Thursday, October 31, 2019

Recognition for a career of service to the Central Washington State Fair

Chris McGann

WSDA Director Derek Sandison presents retiring Central
Washington State Fair Manager Greg Stewart with the
Director's Citation Award. 
Greg Stewart hired on with the Central Washington State Fair the same year singer songwriter Don McLean topped the music charts with his iconic song “American Pie.”

This year, after almost a half century with the fair, Steward announced his retirement as the fair’s general manager.

With his hit song, McLean evoked and payed tribute to a transformative era in music.

Likewise, it’s only fitting that with Stewart’s retirement, we take time to celebrate the man who helped transform the fair from a small, annual event to a year-round venue for wide-ranging events and continued to encourage kids to get involved and excited about agriculture.

Last week, WSDA Director Derek Sandison presented Stewart with the Director's Citation Award.

A patriotic spread of Washington produce at the fair.
“This award is a small token compared to what Greg has accomplished in his career, he moved the dial bigtime," Sandison said.

And through it all, Stewart never forgot where it all started.

"Greg made sure this fair stayed true to its agricultural roots and promoted agriculture as a core function,” Sandison said.

Stewart’s history and achievements are well known to most anyone who has been a part of the Central Washington State Fair. His impressive record and has resulted in the betterment of fairs not only in Washington, but across the entire fair industry.

Shortly after hiring Stewart in 1972, the Central Washington Fair Association promoted him to general manager of what was then a five-day fair, overseeing a fulltime staff of three people.
A lot has changed over those 48 years.

The Central Washington State Fair and the 120-acre fairgrounds, now known as State Fair Park, have grown considerably. The fair is now a ten-day event recognized as one of the premiere events in the Northwest. Fulltime employment has grown to 22 people who help oversee and accommodate some 222 annual event days.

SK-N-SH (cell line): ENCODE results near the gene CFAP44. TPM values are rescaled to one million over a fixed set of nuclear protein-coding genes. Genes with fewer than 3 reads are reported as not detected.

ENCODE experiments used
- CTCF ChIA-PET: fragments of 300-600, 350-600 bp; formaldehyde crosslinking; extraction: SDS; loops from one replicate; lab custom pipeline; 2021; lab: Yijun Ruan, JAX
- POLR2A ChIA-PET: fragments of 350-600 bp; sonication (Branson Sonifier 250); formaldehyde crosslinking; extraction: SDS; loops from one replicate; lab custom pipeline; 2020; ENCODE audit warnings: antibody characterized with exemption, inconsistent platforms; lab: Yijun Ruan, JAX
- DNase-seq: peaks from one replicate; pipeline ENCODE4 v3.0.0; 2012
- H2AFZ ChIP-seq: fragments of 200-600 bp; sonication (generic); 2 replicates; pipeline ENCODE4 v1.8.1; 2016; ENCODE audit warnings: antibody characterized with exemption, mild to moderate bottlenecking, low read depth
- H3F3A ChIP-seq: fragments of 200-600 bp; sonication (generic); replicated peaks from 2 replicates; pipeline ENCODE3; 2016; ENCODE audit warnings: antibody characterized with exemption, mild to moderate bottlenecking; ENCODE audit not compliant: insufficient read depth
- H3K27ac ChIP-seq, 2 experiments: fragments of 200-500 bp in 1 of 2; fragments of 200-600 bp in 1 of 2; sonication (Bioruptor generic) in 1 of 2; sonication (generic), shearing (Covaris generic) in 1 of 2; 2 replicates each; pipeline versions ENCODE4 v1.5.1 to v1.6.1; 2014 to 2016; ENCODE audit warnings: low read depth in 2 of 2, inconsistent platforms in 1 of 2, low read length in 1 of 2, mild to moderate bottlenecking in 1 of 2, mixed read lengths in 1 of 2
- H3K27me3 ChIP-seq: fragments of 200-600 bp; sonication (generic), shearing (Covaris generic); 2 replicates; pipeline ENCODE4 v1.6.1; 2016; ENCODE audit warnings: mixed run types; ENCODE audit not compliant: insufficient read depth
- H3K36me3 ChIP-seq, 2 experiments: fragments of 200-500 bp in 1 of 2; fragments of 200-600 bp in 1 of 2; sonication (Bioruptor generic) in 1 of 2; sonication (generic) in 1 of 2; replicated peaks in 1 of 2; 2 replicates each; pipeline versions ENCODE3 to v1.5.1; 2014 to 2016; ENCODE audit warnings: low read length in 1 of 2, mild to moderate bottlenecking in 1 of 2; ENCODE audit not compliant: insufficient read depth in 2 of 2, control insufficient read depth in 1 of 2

From the small fair he took on 48 years ago, Stewart has built an entertainment hub for the entire region.

Stewart oversaw management of the Yakima Valley SunDome located at State Fair Park. The 8,000-seat SunDome, is a $20 million multi-purpose facility now home to concerts, rodeos, and numerous other events throughout the year.

He also oversaw the management of Yakima County Stadium which opened at State Fair Park in 1993. In 2014, Yakima County Stadium became the new home to the Yakima Valley Pippins, a West Coast League baseball team.

In 2000, the former Yakima Meadows horse race track located on the grounds was turned into a three-eighths-mile racetrack, now called State Fair Raceway.  The all-clay racetrack is used for sprint car and dirt-track car racing.

Stewart was also director and vice president of the Western Fairs Association 1979-1981 and a Hall of Fame recipient in 1995. He was the first recipient outside of California to be on the Western Fairs Association Board and to receive the Hall of Fame award.

Come one! Come all! Come tall!
In October 2018, Stewart received the Lifetime Achievement Award established in 2014 by the Washington State Fairs Association Board of Directors.  This award is to recognize an individual's accomplishments and contributions to the fair industry.

Stewart has been pivotal in establishing relationships with the Hispanic and Native American communities. In 2018, he helped Yakima create a Sister City partnership with Hadong, South Korea and their Green Tea Festival.

Born and raised in Olympia, Stewart attended Centralia College in 1963 and graduated from Washington State University with a degree in agricultural economics. He served in the U. S. Army 1966-1969, including a tour of duty in Vietnam.

Stewart and his wife, Karen, live in Selah, and in his spare time he enjoys traveling, boating, horses, fishing, and spending time with their daughter Tami and her family.